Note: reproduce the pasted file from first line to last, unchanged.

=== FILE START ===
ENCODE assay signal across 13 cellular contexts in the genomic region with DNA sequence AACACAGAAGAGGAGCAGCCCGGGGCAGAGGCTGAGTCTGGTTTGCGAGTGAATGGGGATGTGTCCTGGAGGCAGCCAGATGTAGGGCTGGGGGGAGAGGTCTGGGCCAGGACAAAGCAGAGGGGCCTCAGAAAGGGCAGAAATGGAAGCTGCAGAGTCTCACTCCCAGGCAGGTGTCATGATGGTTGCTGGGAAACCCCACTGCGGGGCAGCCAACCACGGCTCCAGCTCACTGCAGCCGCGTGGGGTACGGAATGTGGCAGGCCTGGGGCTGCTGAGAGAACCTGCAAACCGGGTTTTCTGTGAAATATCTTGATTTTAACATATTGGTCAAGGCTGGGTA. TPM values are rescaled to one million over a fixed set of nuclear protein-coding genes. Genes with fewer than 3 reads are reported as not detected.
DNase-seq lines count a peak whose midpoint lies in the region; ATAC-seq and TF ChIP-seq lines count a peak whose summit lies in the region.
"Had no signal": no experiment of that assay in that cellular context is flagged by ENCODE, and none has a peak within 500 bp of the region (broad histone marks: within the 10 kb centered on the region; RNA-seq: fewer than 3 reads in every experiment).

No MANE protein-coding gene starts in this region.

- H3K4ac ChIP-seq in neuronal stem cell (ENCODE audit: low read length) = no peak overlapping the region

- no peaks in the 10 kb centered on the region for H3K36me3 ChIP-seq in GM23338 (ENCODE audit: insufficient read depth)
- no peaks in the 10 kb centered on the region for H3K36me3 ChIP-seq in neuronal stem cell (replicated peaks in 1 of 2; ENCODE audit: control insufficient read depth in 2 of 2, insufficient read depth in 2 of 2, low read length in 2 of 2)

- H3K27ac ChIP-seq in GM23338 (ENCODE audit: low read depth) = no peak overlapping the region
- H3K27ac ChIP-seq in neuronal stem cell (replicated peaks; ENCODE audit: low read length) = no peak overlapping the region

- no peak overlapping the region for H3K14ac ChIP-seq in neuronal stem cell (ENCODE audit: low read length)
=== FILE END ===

ENCODE assay signal across 13 cellular contexts in the genomic region with DNA sequence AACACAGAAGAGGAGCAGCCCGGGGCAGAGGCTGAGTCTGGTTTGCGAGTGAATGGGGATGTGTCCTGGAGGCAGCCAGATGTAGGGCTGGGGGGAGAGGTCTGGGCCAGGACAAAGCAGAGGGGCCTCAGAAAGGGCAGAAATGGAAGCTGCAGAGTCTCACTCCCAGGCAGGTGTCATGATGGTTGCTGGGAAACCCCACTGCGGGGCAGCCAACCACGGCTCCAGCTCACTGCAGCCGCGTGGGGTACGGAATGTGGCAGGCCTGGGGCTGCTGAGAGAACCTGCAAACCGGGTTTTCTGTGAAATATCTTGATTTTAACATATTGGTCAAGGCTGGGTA. TPM values are rescaled to one million over a fixed set of nuclear protein-coding genes. Genes with fewer than 3 reads are reported as not detected.
DNase-seq lines count a peak whose midpoint lies in the region; ATAC-seq and TF ChIP-seq lines count a peak whose summit lies in the region.
"Had no signal": no experiment of that assay in that cellular context is flagged by ENCODE, and none has a peak within 500 bp of the region (broad histone marks: within the 10 kb centered on the region; RNA-seq: fewer than 3 reads in every experiment).

No MANE protein-coding gene starts in this region.

- H3K4ac ChIP-seq in neuronal stem cell (ENCODE audit: low read length) = no peak overlapping the region

- no peaks in the 10 kb centered on the region for H3K36me3 ChIP-seq in GM23338 (ENCODE audit: insufficient read depth)
- no peaks in the 10 kb centered on the region for H3K36me3 ChIP-seq in neuronal stem cell (replicated peaks in 1 of 2; ENCODE audit: control insufficient read depth in 2 of 2, insufficient read depth in 2 of 2, low read length in 2 of 2)

- H3K27ac ChIP-seq in GM23338 (ENCODE audit: low read depth) = no peak overlapping the region
- H3K27ac ChIP-seq in neuronal stem cell (replicated peaks; ENCODE audit: low read length) = no peak overlapping the region

- no peak overlapping the region for H3K14ac ChIP-seq in neuronal stem cell (ENCODE audit: low read length)